“To be able to do anything well, you need to do it a lot and not just alone, of course,” Whiteside said. “Like a musician, you need to work with somebody to really experience the subject matter, who will spend time with you as an individual, who will observe you and correct your efforts hundreds of times. The surprising thing is, even research is practice.”
Whiteside himself credits Donald Bidwell, his high school debate coach, for first teaching him how to do actual, adult research.
“He spent hours with us; I practiced research the way other people practiced piano etudes or tennis strokes,” Whiteside said. “Thanks, Don, I wouldn’t be here without you.”
Whiteside then spoke about Maurice Merleau-Ponty, a political theorist near and dear to his own career.
Whiteside wrote his first book about the 20th century philosopher and found himself first drawn to the existentialist while casting about for a dissertation topic in graduate school. Whiteside’s project took him to France and into Merleau-Ponty’s life, where he interviewed the philosopher’s former colleagues, students, and even his widow, who allowed Whiteside access to Merleau-Ponty’s unpublished works and even went as far as to help him decipher the rather cryptic handwriting.
Whiteside’s research in France brought him to his second research maxim.
“Everybody, learn a foreign language as well as you can,” he said. “It’s a door that opens onto another world and expands your understanding in ways you can’t even imagine before you do it.”
Whiteside presented his audience with a humorous illustration of his point.
“For the French, encountering an American who can bluster his way through their elegant language moderately well causes sort of a physiological reaction,” Whiteside said. “It’s sort of a temporary stupefaction, like they’ve stumbled across a talking dog or something. You become an object of curiosity — and welcome.”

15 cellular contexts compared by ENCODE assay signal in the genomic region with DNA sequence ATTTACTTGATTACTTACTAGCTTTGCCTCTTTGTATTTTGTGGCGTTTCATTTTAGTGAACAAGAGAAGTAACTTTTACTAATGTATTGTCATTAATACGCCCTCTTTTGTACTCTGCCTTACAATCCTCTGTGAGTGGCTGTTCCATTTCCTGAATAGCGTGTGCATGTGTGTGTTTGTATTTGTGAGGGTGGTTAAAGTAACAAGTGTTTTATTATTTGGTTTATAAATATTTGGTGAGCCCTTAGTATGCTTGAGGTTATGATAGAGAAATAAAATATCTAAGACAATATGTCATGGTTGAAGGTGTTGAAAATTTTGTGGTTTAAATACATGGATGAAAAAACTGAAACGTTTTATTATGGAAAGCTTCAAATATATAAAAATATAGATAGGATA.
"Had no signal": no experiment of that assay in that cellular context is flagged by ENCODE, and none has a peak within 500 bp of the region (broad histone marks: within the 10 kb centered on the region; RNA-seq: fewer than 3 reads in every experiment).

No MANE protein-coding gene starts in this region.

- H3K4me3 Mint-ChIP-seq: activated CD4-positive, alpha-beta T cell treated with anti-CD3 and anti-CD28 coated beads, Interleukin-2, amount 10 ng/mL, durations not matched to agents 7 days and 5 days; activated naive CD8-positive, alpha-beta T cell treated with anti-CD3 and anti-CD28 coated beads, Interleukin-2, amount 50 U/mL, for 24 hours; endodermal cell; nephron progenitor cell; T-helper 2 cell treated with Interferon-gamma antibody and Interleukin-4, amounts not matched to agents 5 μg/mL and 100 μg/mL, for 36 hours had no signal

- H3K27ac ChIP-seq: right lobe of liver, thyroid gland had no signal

But Whiteside, while segueing into his next research maxim, also strove to emphasize that, before beginning research, a student ought to consider where he or she would like to be welcomed.
“Whenever you choose a research topic, you’re going to insert yourself into a conversation that exists, that pre-exists you,” Whiteside explained. “There are other people who are going to talk about the topic you’re talking about. And so I think it makes sense, then, to pick up a research topic and ask yourself, ‘Who do I want to talk to? Where will the conversation be interesting?’”
For Whiteside, his own answer is, and has always been, within the realms of political theory. His research still continues, and he outlined his most recent research endeavor.
“What I’m now beginning to work on is a new book on an even larger topic,” Whiteside said. “The question we’re beginning to ask is whether representative government, as an institutional form, needs reform to take into account the order of environmental problems we’re facing.”
Whiteside claimed that the missing link in modern political theory lies within the ignoring of land and the environment as an enormously influential societal and political factor.
“It’s a massive topic,” Whiteside said. “But it’s an important topic, and our hope is that we have a little serendipity still with us [to help conquer it].”